Optimist technique - starting


Good starting makes sailing look easy

It is easier said than done: ‘A good start makes sailing look very easy’. Every sailor knows the feeling to be leading out of the start. The shifts are easier to recognize, you are the first in the new pressure, etc. More often than not the rich get richer in a yacht race.

The start is only the beginning of the race. You cannot win the race at the start but you can certainly loose the race at the start. It is important to see the start as the beginning of the race. A good start is only the first step in a long process to get to the finish line as quickly as possible.

Start position

It is very important to choose the right place on the starting line. There are numerous variables that influence your decision where to start. We could probably write a book about starting and still forget some of the aspects. The first step to answer your question ‘where to start?’ is to connect your starting positions to the upwind strategy. Your position on the starting line should reflect your strategy for the first leg of the race.

Choosing your position on the starting line is only the beginning. It is very likely that there will be other sailors aiming for the same position. This is the moment you have to ‘fight’ for your spot. A few aspects are important to take into account:

  • Lay lines
  • Time and distance
  • Leeward space
  • Acceleration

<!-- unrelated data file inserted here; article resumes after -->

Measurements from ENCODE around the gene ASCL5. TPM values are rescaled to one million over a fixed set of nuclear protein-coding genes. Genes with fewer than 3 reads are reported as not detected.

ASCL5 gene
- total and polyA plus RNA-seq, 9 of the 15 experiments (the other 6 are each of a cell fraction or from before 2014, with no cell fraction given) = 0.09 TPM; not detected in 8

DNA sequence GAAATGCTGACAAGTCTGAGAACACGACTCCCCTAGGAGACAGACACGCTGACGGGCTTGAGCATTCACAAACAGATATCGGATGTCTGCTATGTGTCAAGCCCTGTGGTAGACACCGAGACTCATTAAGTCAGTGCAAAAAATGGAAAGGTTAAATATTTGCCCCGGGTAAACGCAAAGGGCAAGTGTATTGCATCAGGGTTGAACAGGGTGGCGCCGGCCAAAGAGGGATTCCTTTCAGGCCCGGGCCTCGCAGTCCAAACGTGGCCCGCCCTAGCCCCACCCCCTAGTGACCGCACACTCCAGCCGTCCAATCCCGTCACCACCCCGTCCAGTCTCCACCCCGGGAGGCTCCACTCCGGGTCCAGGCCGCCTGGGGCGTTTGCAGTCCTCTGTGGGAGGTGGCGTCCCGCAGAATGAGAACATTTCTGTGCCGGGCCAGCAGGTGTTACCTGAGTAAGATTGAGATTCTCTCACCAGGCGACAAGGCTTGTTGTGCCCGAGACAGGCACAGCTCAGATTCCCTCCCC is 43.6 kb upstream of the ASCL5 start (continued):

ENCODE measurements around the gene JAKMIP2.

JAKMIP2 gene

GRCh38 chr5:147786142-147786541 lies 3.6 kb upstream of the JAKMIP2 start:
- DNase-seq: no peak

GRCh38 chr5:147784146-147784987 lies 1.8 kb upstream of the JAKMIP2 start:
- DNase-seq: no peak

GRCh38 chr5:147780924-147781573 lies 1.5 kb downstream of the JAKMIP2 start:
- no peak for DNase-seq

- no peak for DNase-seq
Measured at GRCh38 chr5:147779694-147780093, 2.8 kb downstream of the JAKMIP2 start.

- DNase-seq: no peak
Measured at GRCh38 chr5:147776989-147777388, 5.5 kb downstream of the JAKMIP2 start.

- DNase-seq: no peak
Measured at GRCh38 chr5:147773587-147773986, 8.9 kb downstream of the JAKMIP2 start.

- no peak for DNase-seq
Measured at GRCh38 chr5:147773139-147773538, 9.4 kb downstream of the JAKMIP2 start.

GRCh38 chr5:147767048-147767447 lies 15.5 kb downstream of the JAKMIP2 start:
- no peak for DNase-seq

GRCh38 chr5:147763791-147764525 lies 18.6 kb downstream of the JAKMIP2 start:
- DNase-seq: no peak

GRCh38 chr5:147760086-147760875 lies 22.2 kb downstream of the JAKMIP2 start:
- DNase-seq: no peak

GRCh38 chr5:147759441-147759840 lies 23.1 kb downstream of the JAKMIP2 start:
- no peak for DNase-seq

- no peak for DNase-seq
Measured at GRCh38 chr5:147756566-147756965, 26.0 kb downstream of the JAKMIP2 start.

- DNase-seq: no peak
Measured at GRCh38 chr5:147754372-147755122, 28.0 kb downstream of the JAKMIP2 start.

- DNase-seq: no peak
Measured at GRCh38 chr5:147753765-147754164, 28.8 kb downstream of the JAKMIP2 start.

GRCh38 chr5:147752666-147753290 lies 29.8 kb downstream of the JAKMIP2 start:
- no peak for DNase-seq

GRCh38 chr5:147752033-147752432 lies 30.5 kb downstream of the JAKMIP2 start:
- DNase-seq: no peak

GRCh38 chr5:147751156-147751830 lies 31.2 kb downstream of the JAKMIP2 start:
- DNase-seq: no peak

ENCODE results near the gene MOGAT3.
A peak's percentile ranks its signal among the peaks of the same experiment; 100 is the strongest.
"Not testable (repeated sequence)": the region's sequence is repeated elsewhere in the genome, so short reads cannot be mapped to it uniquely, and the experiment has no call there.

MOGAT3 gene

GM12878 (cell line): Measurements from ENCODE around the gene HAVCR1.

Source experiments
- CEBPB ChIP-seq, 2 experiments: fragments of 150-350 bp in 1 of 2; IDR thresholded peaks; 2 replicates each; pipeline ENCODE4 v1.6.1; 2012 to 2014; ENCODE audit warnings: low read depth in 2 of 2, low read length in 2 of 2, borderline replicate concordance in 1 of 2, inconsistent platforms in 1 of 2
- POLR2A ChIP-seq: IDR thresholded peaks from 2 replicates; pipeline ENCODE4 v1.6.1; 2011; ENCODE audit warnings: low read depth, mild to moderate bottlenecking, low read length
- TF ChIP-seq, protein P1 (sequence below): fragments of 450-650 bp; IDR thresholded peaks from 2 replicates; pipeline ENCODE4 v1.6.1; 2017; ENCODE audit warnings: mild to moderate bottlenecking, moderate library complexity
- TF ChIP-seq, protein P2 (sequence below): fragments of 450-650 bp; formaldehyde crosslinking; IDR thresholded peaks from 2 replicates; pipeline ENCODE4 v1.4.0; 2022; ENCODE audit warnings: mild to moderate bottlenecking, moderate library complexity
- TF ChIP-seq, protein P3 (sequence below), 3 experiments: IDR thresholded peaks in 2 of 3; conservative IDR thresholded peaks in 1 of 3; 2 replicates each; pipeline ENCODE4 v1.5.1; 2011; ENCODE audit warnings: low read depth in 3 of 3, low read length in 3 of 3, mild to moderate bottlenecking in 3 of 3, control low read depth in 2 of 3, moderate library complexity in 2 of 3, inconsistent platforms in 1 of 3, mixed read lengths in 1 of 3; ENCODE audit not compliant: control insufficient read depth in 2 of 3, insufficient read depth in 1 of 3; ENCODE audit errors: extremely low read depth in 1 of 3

• Hold your lane
The lay lines are the lines to sail towards either end of the starting line on a close-hauled course. If you don’t know where the lay lines are, you are taking the risk of missing the start line completely. Always stay between the lay lines of the starboard and portend of the layline.
The objective is to hit the starting line at ‘0’ seconds, sailing on a close-hauled course. Depending on the boat you are racing and the circumstances, you need to know how long it takes to accelerate to maximum speed. This is really quick in optimist sailing, but can take quite some time in keelboat racing. Al the time you are accelerating you’re making meters towards the line. To avoid being over the starting line early (ocs- on course side) you need to know the distance that you travel to achieve maximum boat speed. This is called time and distance.
To accelerate properly you need a certain amount of space to leeward. As soon as you start sheeting in to accelerate you’re boat will slip sideways before moving forward. If you start to close to another boat it is almost impossible to accelerate. The space to leeward is also very important for holding your lane after the start. A leeward boat can easily disturb your airflow through the sails and make you slow. To be able to hold your lane after the start you need the leeward space and you need a good acceleration.

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